Space: the final frontier. These are the voyages of the writer Alice. Her five-year mission: to recap every episode of Star Trek: The Original Series, to post them to this blog, to boldly go where no man has gone before.
And as she goes, she’ll keep her eyes open for the following items:
Kirk Fu wouldn’t actually help you; it’d probably get you killed instead.
Roddenberry predicts SCIENCE!
Space Husbands (Spock/Kirk), Space Boyfriends (Spock/McCoy), and Space Biffles (Kirk/McCoy), oh my!
Doomed Crewmen Aren’t Always Redshirts (but they usually are)
Someone actually does their assigned job.
Social issues are addressed.
Bones is adorable/grumpy (which is the same thing to me)
WTF?! moments are my fav.
WTF?! aliens are also my fav.
They referenced this in the reboot films!
Mark Jefferies was a genius!
- Catchphrase running tally:
Bones – He’s dead
Chapel – Doctor!/Doctor McCoy!
Chekov – anything regarding Russia
Kirk – Kirk out
Scotty – the laws of physics
Spock – Fascinating
Sulu – repeats an order
Uhura – Hailing frequencies open
The Prime Directive doesn’t matter because Kirk knows best.
The sexism is rampant and makes me feminist rant.
Kirk is Best Captain.
I’m not even sure what to do with this episode, to be totally honest. We’re introduced to one of the most ridiculous characters to ever come out of TOS and I think I kind of love him? I really don’t know. But, I do know this one has a few good messages for those of us who pay attention. I didn’t pay enough attention to this one when I was a kid.
Also, this whole episode is referenced in Into Darkness when Sulu says, “Acting Captain Sulu to Shuttle Bay 2. Please have the trade ship we confiscated during the Mudd incident last month fueled and flight ready.” Which made me giggle like a loon in the theater until my mom poked me in the shoulder. #10
Captain’s Log, Stardate 1329.8. The U.S.S. Enterprise in pursuit of an unidentified vessel.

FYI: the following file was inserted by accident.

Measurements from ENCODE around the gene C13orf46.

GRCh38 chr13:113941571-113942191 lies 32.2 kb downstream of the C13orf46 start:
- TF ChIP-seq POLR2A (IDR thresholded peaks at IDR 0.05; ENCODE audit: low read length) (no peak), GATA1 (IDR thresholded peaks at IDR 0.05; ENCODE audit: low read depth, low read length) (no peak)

So right away, we’re thrown into the thick of things. I love it when the Enterprise gets to play with the action, too. She isn’t just a pretty ship, you know.
They’re chasing this little ship, probably a cargo ship, and they’re not sure if it’s an Earth ship since they’re not getting a registration beam from it. So, obviously, stolen. And the captain of the mysterious little ship is pushing it too far and he’s going to overload his engines and probably explode soon.
Kirk has Sulu stay on the little ship and asks Uhura if she’s made any contact with the captain. She reports she’s tried every frequency and either he isn’t receiving them or he refuses to answer. Kirk is pretty sure the guy just doesn’t want to talk to them.
At this point, it isn’t entirely clear why they’re chasing the guy to begin with. My only guess is that because they’re not getting a registration beam from him, they know it’s a stolen vehicle and Starfleet’s pretty much the space police, because duh.
But they approach an asteroid belt, throw on their deflector shield, and follow the little ship into the belt. Spock reports he’s finally got a sensor reading on the ship. It’s a small class J cargo ship and his engines are super-heating.
Kirk’s like, warn him because if he loses power in the asteroid belt—But the engines fail and the ship begins drifting in the belt! Which is super dangerous, if you weren’t catching all the tension the writers were throwing in our direction.